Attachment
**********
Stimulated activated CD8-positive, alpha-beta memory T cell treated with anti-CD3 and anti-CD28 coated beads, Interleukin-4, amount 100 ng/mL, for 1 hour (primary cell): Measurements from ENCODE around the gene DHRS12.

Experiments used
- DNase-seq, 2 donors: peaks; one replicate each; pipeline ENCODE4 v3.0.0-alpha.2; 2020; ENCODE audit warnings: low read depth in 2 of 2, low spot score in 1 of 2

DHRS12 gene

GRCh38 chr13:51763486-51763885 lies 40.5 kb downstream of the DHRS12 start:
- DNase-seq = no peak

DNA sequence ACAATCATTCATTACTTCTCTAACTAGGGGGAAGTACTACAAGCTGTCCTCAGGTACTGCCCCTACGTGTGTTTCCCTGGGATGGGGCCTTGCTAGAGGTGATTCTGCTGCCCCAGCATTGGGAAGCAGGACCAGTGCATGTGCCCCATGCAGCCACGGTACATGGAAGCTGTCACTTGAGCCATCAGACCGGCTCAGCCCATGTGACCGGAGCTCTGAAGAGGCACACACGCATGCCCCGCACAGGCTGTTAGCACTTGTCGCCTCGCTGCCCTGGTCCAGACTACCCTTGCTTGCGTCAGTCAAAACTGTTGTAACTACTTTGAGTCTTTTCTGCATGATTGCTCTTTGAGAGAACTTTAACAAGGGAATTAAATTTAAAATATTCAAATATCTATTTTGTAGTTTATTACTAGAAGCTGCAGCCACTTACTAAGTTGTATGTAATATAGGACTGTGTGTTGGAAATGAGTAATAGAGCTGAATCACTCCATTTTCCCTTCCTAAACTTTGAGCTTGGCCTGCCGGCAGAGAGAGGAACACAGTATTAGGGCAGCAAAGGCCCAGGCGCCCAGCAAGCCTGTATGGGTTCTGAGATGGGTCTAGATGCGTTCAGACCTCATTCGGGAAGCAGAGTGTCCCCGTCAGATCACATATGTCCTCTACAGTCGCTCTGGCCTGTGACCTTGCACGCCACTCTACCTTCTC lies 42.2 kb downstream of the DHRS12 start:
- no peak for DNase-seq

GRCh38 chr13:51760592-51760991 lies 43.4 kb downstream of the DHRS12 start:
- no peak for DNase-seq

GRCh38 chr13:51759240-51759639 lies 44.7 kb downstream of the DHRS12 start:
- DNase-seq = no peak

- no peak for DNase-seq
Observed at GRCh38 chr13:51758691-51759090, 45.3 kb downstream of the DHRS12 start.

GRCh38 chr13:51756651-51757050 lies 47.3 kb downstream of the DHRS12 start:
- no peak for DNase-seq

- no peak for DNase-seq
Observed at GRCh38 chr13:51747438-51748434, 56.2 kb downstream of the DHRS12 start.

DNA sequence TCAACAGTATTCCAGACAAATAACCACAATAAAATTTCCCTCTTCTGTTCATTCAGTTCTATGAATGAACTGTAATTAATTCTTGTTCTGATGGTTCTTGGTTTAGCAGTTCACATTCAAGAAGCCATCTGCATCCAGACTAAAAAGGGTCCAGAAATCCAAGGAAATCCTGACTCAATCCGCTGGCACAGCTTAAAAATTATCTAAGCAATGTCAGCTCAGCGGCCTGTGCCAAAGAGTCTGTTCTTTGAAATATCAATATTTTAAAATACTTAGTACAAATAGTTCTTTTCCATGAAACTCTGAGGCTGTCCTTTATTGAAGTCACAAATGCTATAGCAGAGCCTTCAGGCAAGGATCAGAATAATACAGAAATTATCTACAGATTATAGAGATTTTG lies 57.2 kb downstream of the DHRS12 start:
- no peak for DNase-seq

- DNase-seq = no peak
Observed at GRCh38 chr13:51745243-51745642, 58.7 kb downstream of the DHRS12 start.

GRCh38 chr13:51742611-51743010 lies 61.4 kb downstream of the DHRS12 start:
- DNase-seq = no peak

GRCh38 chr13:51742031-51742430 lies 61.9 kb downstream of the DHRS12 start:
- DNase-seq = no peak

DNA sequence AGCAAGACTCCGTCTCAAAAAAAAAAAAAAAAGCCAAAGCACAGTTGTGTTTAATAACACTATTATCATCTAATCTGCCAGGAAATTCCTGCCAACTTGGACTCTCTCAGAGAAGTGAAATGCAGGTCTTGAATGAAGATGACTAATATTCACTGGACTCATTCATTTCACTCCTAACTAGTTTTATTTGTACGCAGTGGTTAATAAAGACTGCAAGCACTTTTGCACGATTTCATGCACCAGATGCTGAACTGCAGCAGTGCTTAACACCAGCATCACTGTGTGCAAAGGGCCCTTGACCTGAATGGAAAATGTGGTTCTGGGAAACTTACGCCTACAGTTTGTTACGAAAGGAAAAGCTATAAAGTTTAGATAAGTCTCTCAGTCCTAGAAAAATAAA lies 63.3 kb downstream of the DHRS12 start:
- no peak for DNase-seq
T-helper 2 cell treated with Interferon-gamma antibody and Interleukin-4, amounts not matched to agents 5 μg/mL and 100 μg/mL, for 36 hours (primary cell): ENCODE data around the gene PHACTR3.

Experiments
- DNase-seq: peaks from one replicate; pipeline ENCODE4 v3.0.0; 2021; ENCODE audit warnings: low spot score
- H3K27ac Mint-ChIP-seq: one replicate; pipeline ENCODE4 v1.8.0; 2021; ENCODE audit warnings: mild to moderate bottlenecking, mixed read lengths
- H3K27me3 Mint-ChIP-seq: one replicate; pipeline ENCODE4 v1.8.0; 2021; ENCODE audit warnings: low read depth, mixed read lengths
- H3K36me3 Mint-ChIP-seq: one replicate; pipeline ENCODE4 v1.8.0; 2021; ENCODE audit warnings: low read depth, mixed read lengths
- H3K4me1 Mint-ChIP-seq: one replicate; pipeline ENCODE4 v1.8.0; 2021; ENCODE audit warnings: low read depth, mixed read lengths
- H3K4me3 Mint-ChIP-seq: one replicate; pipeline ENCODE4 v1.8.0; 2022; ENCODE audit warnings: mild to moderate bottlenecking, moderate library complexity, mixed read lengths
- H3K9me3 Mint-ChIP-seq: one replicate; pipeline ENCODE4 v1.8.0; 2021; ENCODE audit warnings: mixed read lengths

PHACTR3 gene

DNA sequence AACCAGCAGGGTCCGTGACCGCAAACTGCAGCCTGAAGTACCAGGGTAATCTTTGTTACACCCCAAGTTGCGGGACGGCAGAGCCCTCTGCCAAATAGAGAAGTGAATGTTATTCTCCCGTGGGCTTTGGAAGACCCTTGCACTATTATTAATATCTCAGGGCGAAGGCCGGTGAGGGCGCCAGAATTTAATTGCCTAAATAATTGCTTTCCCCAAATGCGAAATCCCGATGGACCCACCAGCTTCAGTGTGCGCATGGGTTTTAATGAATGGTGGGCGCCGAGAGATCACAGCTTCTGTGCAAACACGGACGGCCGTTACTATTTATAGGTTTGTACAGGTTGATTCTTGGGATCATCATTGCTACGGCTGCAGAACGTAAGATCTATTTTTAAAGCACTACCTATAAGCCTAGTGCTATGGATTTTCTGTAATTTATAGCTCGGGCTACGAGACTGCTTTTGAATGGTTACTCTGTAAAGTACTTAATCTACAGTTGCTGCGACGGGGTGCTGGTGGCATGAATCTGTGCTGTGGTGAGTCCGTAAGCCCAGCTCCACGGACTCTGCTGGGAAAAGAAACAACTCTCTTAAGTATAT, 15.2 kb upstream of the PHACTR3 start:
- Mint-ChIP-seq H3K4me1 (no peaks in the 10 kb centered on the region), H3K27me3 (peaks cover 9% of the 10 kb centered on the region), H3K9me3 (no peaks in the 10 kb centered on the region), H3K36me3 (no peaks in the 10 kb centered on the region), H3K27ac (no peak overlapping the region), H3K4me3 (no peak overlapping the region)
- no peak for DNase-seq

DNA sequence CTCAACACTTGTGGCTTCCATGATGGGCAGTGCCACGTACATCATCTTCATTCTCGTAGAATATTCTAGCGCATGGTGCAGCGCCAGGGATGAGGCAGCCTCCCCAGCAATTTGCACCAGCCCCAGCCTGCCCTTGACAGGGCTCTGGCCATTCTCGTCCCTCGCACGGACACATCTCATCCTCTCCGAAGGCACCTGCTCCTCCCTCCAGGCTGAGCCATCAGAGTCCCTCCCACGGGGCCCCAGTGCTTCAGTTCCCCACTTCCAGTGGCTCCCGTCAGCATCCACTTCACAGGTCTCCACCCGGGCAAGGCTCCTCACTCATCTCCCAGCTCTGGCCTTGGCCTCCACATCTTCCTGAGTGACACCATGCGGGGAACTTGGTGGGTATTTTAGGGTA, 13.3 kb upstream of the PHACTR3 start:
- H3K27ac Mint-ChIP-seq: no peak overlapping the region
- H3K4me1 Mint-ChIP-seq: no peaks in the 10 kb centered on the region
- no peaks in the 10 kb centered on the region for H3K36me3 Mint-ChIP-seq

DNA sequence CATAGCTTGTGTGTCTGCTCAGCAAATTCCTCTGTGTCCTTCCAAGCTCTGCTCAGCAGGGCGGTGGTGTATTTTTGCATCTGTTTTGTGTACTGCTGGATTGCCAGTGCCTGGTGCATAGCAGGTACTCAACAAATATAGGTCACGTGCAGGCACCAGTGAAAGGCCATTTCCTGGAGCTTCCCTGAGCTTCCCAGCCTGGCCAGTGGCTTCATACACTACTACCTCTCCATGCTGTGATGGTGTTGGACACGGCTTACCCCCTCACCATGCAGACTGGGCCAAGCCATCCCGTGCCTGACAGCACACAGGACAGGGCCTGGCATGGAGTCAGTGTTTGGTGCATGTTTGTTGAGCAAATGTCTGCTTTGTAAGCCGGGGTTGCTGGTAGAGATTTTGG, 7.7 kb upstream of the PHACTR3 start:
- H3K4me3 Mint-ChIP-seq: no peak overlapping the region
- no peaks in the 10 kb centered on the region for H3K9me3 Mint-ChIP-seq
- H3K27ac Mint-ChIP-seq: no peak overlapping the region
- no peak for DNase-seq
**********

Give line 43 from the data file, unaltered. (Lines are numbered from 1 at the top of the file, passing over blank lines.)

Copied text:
- H3K27ac Mint-ChIP-seq: no peak overlapping the region